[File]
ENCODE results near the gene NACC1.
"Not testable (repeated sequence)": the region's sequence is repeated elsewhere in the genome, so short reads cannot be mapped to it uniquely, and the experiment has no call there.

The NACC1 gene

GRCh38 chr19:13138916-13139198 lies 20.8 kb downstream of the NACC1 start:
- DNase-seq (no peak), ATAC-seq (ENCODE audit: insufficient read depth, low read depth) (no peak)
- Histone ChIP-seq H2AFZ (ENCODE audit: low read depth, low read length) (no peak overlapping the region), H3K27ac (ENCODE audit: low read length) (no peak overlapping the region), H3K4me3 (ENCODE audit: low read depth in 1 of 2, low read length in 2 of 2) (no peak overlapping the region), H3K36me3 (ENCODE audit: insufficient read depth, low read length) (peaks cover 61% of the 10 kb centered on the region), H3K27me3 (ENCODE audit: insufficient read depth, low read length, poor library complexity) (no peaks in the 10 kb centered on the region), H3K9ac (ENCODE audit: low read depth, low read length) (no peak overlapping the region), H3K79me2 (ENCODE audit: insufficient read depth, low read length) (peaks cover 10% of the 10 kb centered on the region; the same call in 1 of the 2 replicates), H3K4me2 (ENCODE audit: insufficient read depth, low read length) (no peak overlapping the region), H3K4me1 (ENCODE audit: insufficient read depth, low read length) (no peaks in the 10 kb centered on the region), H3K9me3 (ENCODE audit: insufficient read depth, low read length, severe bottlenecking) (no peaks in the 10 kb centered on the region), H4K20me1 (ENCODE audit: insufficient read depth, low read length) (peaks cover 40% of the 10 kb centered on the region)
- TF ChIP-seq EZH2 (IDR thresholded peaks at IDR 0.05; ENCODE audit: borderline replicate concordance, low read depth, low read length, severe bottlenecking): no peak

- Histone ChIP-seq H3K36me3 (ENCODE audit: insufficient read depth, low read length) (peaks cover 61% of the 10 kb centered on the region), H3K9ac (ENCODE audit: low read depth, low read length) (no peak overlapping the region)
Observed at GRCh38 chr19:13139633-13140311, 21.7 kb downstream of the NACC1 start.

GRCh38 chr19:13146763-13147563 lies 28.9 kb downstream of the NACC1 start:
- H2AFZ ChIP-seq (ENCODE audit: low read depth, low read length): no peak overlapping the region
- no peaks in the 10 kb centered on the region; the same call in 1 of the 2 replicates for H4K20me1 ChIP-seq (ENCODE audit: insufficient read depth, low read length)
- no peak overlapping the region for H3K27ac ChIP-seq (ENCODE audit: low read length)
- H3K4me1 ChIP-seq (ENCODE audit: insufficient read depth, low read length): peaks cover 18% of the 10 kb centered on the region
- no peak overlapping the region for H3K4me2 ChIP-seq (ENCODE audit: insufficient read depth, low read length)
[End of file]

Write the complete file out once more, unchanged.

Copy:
ENCODE results near the gene NACC1.
"Not testable (repeated sequence)": the region's sequence is repeated elsewhere in the genome, so short reads cannot be mapped to it uniquely, and the experiment has no call there.

The NACC1 gene

GRCh38 chr19:13138916-13139198 lies 20.8 kb downstream of the NACC1 start:
- DNase-seq (no peak), ATAC-seq (ENCODE audit: insufficient read depth, low read depth) (no peak)
- Histone ChIP-seq H2AFZ (ENCODE audit: low read depth, low read length) (no peak overlapping the region), H3K27ac (ENCODE audit: low read length) (no peak overlapping the region), H3K4me3 (ENCODE audit: low read depth in 1 of 2, low read length in 2 of 2) (no peak overlapping the region), H3K36me3 (ENCODE audit: insufficient read depth, low read length) (peaks cover 61% of the 10 kb centered on the region), H3K27me3 (ENCODE audit: insufficient read depth, low read length, poor library complexity) (no peaks in the 10 kb centered on the region), H3K9ac (ENCODE audit: low read depth, low read length) (no peak overlapping the region), H3K79me2 (ENCODE audit: insufficient read depth, low read length) (peaks cover 10% of the 10 kb centered on the region; the same call in 1 of the 2 replicates), H3K4me2 (ENCODE audit: insufficient read depth, low read length) (no peak overlapping the region), H3K4me1 (ENCODE audit: insufficient read depth, low read length) (no peaks in the 10 kb centered on the region), H3K9me3 (ENCODE audit: insufficient read depth, low read length, severe bottlenecking) (no peaks in the 10 kb centered on the region), H4K20me1 (ENCODE audit: insufficient read depth, low read length) (peaks cover 40% of the 10 kb centered on the region)
- TF ChIP-seq EZH2 (IDR thresholded peaks at IDR 0.05; ENCODE audit: borderline replicate concordance, low read depth, low read length, severe bottlenecking): no peak

- Histone ChIP-seq H3K36me3 (ENCODE audit: insufficient read depth, low read length) (peaks cover 61% of the 10 kb centered on the region), H3K9ac (ENCODE audit: low read depth, low read length) (no peak overlapping the region)
Observed at GRCh38 chr19:13139633-13140311, 21.7 kb downstream of the NACC1 start.

GRCh38 chr19:13146763-13147563 lies 28.9 kb downstream of the NACC1 start:
- H2AFZ ChIP-seq (ENCODE audit: low read depth, low read length): no peak overlapping the region
- no peaks in the 10 kb centered on the region; the same call in 1 of the 2 replicates for H4K20me1 ChIP-seq (ENCODE audit: insufficient read depth, low read length)
- no peak overlapping the region for H3K27ac ChIP-seq (ENCODE audit: low read length)
- H3K4me1 ChIP-seq (ENCODE audit: insufficient read depth, low read length): peaks cover 18% of the 10 kb centered on the region
- no peak overlapping the region for H3K4me2 ChIP-seq (ENCODE audit: insufficient read depth, low read length)